Wednesday, September 24, 2014

Feel Good Humor

Although Descartes, Spencer, and Freud may display a difference of opinion in regards to how it may happen, they all seem to be in concurrence that laughter and humor are effective modes of making an individual feel better about themselves.  Descartes, for one, addresses both the corporeal processes as well as the mental benefits of laughter for the person who deems themselves above their object of derision.  This “derision or scorn is a sort of joy mingled with hatred,” and seems to fulfill a vindictive and insecure element of human nature [Descartes, 24].  We laugh and in doing so, feel superior to those who have prompted our laughter.  This latent hatred permeates much of our emotions and increases the joy we feel at the misfortune of others.  He also makes the claim that we are more prone to laughter when our bodies are in healthy condition (or, when we feel good) and the blood is “very fluid and subtle” [Descartes, 23].
            Spencer, an evolutionary theorist to his core, focuses more on the survivalist advantages of the physical action of laughter.  The human body is rife with excess nervous energy, which must be expelled in some manner in order to function properly.  The process of laughter “stimulate[s] not only the muscular system, as we see it does, but also the internal organs” as well alleviates any sort of emotional strain that could impede an individual’s thought process [Spencer, 109].  Therefore, laughter proves to be an indispensable tool to general well being.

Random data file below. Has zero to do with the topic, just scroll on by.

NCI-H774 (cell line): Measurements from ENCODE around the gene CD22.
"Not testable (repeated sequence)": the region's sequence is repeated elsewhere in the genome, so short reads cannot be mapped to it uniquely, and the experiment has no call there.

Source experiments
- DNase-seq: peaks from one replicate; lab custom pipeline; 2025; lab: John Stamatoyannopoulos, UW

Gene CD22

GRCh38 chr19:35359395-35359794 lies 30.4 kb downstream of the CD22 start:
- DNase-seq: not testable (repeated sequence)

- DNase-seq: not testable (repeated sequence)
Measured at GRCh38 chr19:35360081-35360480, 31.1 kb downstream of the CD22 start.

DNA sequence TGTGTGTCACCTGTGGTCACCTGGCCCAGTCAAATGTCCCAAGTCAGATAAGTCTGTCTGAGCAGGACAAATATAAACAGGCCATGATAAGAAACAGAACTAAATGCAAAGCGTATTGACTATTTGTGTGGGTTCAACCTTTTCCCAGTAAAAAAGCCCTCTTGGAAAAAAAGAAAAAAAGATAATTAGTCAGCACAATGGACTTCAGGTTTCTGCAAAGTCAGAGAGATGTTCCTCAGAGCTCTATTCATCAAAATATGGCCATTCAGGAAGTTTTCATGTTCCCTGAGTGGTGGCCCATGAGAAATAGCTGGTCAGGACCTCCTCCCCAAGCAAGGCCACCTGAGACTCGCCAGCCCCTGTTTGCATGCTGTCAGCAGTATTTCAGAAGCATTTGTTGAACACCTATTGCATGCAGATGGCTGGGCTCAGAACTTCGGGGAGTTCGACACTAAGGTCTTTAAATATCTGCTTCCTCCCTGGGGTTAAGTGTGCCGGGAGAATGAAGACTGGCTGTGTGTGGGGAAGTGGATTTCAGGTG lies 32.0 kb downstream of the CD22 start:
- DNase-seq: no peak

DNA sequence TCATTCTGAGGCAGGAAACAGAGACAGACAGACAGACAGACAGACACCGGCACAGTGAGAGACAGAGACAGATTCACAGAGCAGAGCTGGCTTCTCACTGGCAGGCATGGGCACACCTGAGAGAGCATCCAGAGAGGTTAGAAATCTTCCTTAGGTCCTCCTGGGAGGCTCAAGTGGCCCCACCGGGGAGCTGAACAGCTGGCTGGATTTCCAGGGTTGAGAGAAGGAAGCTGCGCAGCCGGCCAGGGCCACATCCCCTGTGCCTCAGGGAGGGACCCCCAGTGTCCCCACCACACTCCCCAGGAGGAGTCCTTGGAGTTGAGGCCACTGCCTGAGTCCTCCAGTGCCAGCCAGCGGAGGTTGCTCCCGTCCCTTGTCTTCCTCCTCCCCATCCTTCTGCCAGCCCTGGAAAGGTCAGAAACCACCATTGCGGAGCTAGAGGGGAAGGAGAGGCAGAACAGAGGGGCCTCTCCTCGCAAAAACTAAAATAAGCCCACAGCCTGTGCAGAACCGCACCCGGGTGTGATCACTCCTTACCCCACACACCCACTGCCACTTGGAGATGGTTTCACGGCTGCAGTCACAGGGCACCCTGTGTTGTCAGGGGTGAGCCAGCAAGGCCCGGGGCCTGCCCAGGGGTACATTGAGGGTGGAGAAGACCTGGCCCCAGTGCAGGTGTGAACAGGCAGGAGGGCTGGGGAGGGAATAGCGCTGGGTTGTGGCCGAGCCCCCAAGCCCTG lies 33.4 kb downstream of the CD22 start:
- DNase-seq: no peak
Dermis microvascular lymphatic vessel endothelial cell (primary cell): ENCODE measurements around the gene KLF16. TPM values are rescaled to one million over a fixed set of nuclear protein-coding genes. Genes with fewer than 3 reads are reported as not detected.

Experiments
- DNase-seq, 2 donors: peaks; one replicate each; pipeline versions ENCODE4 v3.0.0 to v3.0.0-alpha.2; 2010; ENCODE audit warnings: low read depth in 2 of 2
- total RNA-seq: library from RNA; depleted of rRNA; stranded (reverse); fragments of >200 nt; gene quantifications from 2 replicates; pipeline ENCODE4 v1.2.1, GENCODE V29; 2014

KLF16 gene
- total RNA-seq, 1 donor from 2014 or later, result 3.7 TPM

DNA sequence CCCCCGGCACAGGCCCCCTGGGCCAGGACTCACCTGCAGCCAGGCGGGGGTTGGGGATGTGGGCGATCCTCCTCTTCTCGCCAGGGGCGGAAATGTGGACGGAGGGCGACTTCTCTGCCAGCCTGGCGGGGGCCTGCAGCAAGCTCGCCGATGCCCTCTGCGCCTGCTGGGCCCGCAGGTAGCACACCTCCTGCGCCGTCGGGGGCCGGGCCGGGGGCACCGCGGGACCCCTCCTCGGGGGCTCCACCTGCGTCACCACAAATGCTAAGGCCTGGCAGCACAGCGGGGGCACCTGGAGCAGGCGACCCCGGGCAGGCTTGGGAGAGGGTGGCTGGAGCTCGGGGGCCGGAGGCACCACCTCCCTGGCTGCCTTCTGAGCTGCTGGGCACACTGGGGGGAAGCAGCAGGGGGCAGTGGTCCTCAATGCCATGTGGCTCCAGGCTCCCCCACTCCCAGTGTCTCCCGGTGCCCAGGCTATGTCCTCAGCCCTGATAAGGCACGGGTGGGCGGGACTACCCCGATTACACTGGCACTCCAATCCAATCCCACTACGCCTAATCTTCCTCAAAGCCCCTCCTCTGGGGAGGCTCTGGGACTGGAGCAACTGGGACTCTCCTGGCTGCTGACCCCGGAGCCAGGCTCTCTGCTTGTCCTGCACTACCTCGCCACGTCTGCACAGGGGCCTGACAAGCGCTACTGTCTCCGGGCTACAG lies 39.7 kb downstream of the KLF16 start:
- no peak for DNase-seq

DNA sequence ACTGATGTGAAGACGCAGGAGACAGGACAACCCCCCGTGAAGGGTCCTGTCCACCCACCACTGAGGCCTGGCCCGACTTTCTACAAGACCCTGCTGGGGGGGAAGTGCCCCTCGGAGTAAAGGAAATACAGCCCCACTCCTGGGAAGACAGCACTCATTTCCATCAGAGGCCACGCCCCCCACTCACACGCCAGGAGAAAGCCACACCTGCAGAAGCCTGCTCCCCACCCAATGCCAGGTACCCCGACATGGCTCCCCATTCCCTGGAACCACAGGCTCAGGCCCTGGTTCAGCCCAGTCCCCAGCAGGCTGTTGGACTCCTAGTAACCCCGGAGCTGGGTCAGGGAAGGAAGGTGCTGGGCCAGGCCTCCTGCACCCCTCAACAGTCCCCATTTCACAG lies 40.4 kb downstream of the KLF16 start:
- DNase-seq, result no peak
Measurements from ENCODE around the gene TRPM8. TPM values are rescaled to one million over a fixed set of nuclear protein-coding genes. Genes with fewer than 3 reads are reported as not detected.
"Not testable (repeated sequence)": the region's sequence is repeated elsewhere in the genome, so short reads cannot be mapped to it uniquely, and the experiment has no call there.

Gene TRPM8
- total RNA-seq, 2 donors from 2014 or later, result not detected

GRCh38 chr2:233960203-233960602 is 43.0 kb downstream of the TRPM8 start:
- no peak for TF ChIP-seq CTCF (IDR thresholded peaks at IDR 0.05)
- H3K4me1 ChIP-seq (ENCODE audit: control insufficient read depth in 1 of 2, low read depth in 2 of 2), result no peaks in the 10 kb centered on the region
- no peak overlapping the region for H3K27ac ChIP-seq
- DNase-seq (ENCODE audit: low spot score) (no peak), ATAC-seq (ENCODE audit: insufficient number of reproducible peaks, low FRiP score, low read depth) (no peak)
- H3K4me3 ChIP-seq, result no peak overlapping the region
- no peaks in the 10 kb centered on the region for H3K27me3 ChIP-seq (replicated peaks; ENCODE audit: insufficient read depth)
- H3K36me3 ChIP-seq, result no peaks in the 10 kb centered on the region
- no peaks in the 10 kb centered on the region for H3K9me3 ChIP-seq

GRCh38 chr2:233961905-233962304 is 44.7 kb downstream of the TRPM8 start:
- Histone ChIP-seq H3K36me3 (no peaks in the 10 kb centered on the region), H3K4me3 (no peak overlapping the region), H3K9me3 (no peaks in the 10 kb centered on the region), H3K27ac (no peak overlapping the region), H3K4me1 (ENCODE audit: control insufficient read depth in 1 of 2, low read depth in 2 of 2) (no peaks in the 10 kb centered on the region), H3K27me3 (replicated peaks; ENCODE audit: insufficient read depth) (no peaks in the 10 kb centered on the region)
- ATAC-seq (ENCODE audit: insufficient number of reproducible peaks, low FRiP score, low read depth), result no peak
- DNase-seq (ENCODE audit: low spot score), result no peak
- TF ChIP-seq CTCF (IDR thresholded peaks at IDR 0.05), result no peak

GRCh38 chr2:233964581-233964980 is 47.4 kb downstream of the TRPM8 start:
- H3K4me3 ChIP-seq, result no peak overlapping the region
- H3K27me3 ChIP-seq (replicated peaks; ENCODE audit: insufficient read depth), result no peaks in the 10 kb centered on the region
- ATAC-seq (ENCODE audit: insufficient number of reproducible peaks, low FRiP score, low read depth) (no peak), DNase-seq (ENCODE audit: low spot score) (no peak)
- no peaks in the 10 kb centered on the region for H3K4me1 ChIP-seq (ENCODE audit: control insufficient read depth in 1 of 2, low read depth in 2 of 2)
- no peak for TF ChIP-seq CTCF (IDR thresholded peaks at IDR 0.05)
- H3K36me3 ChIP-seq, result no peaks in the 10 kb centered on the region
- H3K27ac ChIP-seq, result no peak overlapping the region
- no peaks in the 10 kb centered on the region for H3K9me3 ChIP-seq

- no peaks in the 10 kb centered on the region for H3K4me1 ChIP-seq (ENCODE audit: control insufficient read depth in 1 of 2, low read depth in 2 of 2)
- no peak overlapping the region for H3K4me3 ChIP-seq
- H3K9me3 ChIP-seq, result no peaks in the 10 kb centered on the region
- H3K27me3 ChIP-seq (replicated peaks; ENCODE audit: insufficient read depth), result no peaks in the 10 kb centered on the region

Freud’s theory of humor is similar to Spencer’s in that he also interprets it as a means for the release of surplus energy, but he addresses this energy in regards to its psychological results rather than the physical ones.  He illustrates humor as an interplay between the super ego and ego during which the super ego caters to the desires of the ego for a reprieve from the harshness of reality.  In this way, humor has the “peculiarly liberating and elevating effect” of reconstructing reality for the individual who utilizes it in a difficult situation [Freud, 116].

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